Contributions of White Clover to the N, P, and Ca Concentration of Perennial Grasses
CitationDobson, J. W., & Beaty, E. R. (1980). Contributions of white clover to the N, P, and Ca concentration of perennial grasses. Journal of Range Management, 33(2), 107-110.
PublisherSociety for Range Management
JournalJournal of Range Management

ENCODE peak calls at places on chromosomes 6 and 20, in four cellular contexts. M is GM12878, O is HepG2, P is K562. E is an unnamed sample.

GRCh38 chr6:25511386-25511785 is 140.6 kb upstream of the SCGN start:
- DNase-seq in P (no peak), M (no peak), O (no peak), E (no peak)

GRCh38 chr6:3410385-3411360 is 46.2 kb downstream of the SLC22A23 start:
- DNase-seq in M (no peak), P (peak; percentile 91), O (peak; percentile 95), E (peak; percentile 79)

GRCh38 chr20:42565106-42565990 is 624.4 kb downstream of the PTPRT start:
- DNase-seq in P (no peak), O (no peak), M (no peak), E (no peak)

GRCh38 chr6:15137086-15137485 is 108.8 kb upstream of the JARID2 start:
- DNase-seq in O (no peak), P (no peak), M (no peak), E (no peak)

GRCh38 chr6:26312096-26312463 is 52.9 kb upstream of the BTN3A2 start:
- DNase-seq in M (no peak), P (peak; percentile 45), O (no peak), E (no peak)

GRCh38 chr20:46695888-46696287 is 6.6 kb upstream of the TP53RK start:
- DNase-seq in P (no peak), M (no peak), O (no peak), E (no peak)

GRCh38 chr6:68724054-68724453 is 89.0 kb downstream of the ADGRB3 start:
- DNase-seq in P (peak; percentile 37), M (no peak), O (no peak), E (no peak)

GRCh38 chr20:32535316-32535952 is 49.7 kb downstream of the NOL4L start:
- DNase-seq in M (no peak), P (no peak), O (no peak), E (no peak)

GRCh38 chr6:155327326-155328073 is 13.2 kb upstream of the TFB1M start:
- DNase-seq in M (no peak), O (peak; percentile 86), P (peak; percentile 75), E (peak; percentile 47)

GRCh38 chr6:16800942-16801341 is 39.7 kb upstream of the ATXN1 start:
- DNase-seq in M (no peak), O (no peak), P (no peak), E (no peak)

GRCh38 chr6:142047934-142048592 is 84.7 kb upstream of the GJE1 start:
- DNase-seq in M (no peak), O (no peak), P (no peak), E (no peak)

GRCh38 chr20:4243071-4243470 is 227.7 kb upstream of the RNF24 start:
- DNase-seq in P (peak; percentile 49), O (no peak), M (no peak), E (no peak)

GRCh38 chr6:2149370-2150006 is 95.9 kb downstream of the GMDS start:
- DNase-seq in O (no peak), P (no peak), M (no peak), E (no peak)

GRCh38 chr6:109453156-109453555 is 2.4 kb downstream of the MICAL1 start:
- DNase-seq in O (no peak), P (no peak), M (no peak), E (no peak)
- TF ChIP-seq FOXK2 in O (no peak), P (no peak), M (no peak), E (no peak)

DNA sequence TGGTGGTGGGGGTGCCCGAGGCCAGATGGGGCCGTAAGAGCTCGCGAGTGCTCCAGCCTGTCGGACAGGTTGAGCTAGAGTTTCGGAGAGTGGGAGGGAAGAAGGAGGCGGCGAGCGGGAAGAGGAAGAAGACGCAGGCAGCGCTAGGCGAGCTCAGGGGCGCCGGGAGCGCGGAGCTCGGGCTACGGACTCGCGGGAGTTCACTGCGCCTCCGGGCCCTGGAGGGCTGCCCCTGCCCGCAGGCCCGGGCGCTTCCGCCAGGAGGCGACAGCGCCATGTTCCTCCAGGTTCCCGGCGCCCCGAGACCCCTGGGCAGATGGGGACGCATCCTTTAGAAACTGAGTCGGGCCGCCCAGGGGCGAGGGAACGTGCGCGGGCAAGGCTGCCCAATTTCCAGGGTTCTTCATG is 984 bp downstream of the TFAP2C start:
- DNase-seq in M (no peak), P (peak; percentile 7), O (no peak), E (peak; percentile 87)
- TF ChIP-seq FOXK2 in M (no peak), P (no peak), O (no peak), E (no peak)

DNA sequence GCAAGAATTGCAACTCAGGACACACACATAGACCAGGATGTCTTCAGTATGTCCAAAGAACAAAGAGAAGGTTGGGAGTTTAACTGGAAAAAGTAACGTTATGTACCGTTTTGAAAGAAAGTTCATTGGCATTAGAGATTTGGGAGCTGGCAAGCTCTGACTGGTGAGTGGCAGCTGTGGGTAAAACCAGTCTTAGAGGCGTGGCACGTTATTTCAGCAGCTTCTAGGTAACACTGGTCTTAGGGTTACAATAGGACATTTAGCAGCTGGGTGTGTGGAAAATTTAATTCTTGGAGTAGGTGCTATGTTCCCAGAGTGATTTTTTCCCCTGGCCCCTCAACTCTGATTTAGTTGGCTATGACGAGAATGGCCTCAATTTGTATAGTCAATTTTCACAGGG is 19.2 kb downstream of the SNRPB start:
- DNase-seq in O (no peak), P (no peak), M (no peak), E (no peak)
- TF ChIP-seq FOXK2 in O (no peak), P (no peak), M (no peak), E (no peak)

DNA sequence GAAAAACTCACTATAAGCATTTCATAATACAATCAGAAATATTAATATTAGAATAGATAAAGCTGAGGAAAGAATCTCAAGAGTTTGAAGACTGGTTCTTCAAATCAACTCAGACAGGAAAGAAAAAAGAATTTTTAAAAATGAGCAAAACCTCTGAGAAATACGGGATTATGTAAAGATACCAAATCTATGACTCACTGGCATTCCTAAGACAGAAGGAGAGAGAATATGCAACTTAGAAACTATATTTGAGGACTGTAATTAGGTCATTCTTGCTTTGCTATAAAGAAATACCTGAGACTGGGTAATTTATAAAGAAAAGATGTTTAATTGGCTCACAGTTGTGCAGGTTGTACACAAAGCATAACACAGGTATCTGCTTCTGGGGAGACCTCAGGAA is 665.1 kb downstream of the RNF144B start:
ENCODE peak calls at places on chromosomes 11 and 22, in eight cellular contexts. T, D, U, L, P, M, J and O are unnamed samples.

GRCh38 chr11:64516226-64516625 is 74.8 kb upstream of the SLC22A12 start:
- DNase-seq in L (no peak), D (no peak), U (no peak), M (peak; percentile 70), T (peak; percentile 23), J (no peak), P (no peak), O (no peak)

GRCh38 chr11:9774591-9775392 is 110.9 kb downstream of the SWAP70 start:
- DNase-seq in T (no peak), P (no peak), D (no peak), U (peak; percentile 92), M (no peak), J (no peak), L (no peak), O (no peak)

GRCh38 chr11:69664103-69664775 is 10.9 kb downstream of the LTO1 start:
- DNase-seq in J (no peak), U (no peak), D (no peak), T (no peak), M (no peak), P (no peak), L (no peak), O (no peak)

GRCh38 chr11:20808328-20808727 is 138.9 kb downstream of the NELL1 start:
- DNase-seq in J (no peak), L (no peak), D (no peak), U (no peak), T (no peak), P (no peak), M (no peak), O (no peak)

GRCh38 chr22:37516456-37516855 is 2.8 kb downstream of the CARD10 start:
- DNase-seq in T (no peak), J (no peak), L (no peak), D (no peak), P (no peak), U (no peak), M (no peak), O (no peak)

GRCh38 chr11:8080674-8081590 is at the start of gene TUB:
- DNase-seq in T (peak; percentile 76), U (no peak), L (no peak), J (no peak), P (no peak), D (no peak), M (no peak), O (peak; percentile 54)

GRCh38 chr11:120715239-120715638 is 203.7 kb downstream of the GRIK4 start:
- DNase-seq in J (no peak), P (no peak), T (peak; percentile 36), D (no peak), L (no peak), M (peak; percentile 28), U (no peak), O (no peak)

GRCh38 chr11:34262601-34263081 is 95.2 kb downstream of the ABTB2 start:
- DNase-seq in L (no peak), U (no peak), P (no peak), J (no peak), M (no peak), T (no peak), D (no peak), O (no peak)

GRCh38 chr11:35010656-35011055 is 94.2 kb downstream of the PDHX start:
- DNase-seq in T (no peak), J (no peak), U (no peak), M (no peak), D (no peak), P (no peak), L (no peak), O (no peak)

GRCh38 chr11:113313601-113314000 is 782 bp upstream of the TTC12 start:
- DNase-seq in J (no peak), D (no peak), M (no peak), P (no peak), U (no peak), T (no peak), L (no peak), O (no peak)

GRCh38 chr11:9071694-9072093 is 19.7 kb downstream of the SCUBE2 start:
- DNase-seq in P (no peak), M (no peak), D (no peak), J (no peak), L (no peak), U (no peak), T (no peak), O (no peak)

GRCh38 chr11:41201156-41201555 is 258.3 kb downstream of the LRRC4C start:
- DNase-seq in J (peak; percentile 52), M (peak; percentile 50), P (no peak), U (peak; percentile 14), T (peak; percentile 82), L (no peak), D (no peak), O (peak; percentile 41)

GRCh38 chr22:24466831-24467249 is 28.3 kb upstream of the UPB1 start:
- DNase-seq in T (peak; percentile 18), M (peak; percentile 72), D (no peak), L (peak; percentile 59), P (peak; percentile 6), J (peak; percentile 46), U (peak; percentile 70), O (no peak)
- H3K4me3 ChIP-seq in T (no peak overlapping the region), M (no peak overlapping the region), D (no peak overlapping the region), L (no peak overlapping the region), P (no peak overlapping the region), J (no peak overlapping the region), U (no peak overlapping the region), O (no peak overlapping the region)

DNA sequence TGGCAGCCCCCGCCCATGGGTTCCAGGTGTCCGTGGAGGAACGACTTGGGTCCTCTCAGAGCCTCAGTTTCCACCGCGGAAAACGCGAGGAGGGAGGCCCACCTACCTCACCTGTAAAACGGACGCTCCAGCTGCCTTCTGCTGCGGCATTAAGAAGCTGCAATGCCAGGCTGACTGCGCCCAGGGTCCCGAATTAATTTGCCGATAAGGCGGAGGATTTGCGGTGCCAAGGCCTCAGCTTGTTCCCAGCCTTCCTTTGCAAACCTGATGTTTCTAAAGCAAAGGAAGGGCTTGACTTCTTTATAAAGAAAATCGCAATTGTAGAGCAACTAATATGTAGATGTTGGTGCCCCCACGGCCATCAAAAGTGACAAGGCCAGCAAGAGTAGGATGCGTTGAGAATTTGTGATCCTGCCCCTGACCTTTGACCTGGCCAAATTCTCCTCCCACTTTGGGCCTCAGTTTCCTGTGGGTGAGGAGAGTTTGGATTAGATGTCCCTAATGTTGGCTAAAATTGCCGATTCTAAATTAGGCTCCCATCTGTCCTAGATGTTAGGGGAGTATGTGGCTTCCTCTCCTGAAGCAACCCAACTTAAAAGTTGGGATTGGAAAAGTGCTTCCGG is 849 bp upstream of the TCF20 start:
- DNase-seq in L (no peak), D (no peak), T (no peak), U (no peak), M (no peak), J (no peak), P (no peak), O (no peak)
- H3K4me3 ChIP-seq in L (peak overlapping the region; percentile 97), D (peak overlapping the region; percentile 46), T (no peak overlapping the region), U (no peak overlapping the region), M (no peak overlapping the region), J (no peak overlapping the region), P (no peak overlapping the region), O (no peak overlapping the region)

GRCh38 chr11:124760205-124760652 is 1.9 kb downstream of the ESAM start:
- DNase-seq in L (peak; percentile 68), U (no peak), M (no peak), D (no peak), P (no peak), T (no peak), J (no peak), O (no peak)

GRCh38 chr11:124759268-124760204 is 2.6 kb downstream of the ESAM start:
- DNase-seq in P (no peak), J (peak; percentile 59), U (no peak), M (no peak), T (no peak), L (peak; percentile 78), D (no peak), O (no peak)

AbstractSouthern range forages tend to grow vegetatively for 5 months of the year. During the other 7 months, forage available is low in energy and minerals. Cattle are usually grazed on seeded pastures or fed hay from October until May. Growing of a legume with the grass is currently of major interest as it increases energy, N, and minerals as compared to that of the grasses grown alone. Growing white clover (Trifolium repens L.) with any of the five major perennial forage grasses was found to increase the N concentration in the forage produced all season long. Grass forages grown with white clover but without N averaged as high or higher in N concentration than monospecific grass forage fertilized at all N rates up to 336 kg/ha. Phosphorus concentration of the forage was not appreciably influenced by presence of white clover but averaged 0.37% in the spring and 0.26% in the fall, a 30% reduction with season. Orchardgrass (Dactylis glomerata L.) and tall fescue (Festuca arundinacea Schreb.) forage had higher P concentrations than did the warm-season perennials Coastal and common bermudagrass (Cynodon dactylon L. Pers.) and dallisgrass (Paspalum dilatatum Poir.). Ca concentration of the forage was directly related to quantity of clover present. Including white clover with the perennial grasses would significantly increase the N and Ca concentrations of the forage as compared to the grass alone. The increases in concentrations of N and Ca would significantly improve the nutritional quality of the grass forages being grown.